An idiosyncratic oddity which plays like a satirical documentary full of emotional truth, Shirley Clarke's The Connection is centered around eight drug addicts, who impatiently wait for their herion connection to arrive in a grungy, New York apartment. Jim Dunn, an aspiring documentary filmmaker, has cut a deal with the group of junkies- he will pay for their fix, in exchange for letting him document their experiences with heroin. Shirley Clarke's The Connection is far from an easy film to experience, being a piece of cinema that doesn't adhere to the established rules of the medium. It's grungy, bleak, and intent on forging its own path, one where narrative is inconsequential, with its main intent centered around transporting the viewer into the environment in which its subjects inhabit. These junkies, the perceived outcasts of society, give monologues and various diatribes about what they are thinking and feeling, as The Connection slowly humanizes them with its raw, unhinged style, tapping into their personal anxieties, emotions, and struggles, void of preconceived notions about these characters and how much of society views them. The use of jazz interludes which envelope the film are fitting for Clarke's experimental style, the improvisational nature where dialogue, camera-work, and story feel completely up-in-the-air, adhering to the raw, unabashed style of its subjects, the anxiety-riddled junkies who await their next fix. Much like John Cassavetes early work, Clarke's cinema verite style is a reminder of cinema's boundless nature as an artform, with The Connection not adhering to the established doctrine of filmmaking, focusing instead on expressing the look-and-feel of its characters, serving as a stark, yet stunning reminder of the unlimited potential of cinema where the rules of what is and what isn't cinema are merely a fabrication, created by those who don't recognize the ubiquitous nature of art. The Connection goes as far as to mock this idea of a clearly defined rules of cinema, with Clarke's film playing like a satire of documentary filmmaking at times, mocking Dunn, this documentary filmmaker, whose shows an inability to recognize the difference between subjective and objective reality, being a filmmaker who wishes to scope his subjects to create the narrative and story he desires, unable to recognize an observational, unobtrusive lens is paramount in exhibiting truth. Near the end of the film, Dunn himself writes off his documentary experiment as a failure, as Shirley Clarke's The Connection makes a profound statement about artistic endeavors, detailing how truth doesn't always adhere to a filmmakers vision, expressing how true artistic intentions must always be palpable and willing to adjust to the world which it chooses to document.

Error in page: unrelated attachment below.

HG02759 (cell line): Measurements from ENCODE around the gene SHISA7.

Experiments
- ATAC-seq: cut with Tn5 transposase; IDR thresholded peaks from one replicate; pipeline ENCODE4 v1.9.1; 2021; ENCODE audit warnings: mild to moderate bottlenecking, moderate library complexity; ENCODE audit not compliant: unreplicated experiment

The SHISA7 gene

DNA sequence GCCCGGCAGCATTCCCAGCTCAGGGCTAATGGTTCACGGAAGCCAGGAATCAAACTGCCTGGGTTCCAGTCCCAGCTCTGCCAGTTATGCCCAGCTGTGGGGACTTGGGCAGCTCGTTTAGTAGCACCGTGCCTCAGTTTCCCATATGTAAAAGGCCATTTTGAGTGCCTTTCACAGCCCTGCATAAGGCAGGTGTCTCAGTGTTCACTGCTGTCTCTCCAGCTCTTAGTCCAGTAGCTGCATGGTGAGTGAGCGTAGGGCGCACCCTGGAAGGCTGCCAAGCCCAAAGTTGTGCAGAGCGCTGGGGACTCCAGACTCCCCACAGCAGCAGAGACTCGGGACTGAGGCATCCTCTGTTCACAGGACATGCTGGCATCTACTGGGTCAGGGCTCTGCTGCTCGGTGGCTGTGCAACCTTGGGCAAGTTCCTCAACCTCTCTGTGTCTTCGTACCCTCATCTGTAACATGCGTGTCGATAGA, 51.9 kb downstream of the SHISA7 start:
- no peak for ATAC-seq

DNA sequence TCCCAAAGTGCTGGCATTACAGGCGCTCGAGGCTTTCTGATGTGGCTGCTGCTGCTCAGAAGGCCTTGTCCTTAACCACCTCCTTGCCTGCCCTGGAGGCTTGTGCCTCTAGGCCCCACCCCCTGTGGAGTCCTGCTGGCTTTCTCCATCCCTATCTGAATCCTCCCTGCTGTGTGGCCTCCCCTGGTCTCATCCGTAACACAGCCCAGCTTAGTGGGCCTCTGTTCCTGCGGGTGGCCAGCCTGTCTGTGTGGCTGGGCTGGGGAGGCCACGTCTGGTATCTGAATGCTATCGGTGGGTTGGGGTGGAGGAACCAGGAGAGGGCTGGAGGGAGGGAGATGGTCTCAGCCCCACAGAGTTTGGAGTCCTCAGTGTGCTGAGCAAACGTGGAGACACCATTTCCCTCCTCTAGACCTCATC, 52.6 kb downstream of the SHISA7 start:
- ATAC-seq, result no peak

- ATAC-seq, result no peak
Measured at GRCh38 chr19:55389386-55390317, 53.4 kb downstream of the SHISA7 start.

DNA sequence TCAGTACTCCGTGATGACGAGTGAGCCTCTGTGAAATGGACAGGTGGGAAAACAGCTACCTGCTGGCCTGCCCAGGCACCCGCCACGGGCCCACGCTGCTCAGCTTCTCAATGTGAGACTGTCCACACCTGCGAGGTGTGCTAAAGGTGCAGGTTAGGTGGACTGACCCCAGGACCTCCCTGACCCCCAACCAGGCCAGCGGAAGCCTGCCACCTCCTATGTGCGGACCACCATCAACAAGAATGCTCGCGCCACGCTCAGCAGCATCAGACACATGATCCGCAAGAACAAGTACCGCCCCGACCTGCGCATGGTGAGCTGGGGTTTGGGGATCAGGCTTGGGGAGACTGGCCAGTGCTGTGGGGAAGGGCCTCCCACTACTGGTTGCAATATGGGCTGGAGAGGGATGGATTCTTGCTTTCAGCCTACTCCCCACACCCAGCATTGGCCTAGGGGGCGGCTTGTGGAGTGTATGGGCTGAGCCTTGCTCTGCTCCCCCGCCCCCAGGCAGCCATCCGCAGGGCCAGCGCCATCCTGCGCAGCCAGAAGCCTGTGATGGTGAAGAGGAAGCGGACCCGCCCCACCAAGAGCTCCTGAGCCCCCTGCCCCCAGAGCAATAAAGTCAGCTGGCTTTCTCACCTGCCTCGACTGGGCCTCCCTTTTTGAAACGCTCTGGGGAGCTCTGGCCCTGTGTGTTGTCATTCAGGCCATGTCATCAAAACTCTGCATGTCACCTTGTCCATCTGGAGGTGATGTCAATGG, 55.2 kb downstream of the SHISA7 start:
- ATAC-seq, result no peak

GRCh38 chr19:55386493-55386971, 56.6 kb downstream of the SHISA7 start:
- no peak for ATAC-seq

Love of all things cinema brought me here.